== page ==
Your front page headline, “IG faults Mosby for her travels” (Feb. 10), prepared readers for a familiar story about another elected official engaged in corruption and fraudulent conduct. Readers are left with the distinct impression that she’s a no-show at her job and traveling the world at taxpayers’ expense.
That image certainly does not fit the conclusions reached by Inspector General Isabel Mercedes Cummings who recently conducted a 7-month investigation. She found no corruption, no fraud, no taxpayer money used, no concealment (indeed, Baltimore State’s Attorney Marilyn Mosby reported her travels to the State Ethics Commission). Ms. Mosby had requested the IG’s investigation after local media falsely accused her of pocketing $30,000 in reimbursement money before issuing a retraction several hours later.
After having cleared her of wrongdoing, the IG report cited Ms. Mosby for only one shortcoming: failure to obtain Board of Estimates approval prior to traveling. Two days after the headline story, Sun readers learned that at first glance, Baltimore City Comptroller Bill Henry thought prior approval was not required since Ms. Mosby had not used city funds and had not requested repayment. Certainly, it’s an open issue in need of clarification.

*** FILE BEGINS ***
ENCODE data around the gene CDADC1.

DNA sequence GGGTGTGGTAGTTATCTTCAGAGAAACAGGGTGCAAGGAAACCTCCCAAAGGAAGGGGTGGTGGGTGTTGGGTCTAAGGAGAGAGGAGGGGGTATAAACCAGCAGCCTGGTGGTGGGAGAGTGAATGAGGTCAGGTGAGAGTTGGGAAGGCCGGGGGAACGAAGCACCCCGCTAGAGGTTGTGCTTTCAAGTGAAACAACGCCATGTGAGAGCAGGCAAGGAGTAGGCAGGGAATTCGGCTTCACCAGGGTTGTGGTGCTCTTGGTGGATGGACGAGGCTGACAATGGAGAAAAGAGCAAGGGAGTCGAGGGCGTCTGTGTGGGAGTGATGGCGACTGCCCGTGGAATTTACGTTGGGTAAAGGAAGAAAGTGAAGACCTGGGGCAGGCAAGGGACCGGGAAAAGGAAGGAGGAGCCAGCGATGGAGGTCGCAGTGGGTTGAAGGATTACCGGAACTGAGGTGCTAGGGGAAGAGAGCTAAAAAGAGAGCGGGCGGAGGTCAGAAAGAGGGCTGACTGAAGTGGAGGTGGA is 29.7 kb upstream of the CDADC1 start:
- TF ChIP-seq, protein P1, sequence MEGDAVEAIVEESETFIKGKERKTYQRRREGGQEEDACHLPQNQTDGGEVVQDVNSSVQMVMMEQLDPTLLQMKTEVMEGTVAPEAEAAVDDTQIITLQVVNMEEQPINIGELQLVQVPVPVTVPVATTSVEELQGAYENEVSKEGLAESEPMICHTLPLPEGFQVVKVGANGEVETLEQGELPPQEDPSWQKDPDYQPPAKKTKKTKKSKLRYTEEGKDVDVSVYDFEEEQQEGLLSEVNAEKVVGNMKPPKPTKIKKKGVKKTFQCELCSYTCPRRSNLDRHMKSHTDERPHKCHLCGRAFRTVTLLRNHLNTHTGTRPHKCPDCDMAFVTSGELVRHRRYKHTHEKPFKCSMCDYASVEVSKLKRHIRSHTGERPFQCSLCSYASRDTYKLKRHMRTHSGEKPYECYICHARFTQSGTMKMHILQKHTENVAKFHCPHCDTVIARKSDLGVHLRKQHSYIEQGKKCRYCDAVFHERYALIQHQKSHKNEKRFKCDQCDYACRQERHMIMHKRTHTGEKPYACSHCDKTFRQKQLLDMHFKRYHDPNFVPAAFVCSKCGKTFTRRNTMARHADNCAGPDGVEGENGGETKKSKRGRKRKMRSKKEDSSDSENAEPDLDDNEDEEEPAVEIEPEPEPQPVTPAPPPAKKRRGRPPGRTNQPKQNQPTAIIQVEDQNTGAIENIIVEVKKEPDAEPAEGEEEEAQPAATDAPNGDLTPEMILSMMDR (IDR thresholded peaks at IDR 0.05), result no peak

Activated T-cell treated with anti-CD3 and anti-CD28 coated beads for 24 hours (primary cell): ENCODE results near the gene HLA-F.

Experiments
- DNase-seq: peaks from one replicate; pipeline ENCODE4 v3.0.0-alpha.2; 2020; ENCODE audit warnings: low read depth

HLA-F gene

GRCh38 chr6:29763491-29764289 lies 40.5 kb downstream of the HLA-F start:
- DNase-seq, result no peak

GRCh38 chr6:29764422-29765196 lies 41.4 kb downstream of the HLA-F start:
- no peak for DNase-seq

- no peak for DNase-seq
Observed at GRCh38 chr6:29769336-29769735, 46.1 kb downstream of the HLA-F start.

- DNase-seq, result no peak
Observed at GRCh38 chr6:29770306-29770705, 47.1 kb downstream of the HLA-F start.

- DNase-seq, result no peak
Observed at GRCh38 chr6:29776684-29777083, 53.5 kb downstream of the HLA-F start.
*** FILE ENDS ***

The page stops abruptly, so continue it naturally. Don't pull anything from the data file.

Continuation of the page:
People may disagree about a local prosecutor’s day-to-day responsibilities. Some expect Ms. Mosby to report to her office each day, just as in pre-pandemic times, and react critically when the IG referred to 144 workdays when she was not physically present in 2018 and 2019 (Ms. Mosby acknowledged 85 days). Others applaud Ms. Mosby’s invitations to conferences and universities where she speaks as a national leader of criminal justice reform. They view the traveling and appearances as a full workday, knowing she speaks to other prosecutors and law enforcement about changing the culture of over-incarceration while maintaining regular communication with her office.
As one who teaches professional responsibility, I take great pleasure in Ms. Mosby and her prosecutorial colleagues’ effort to address the existing inequities and deficiencies in our legal system. They truly represent the ideal in our professional canons.
Doug Colbert, Baltimore
The writer is a professor at the University of Maryland Francis King Carey School of Law.
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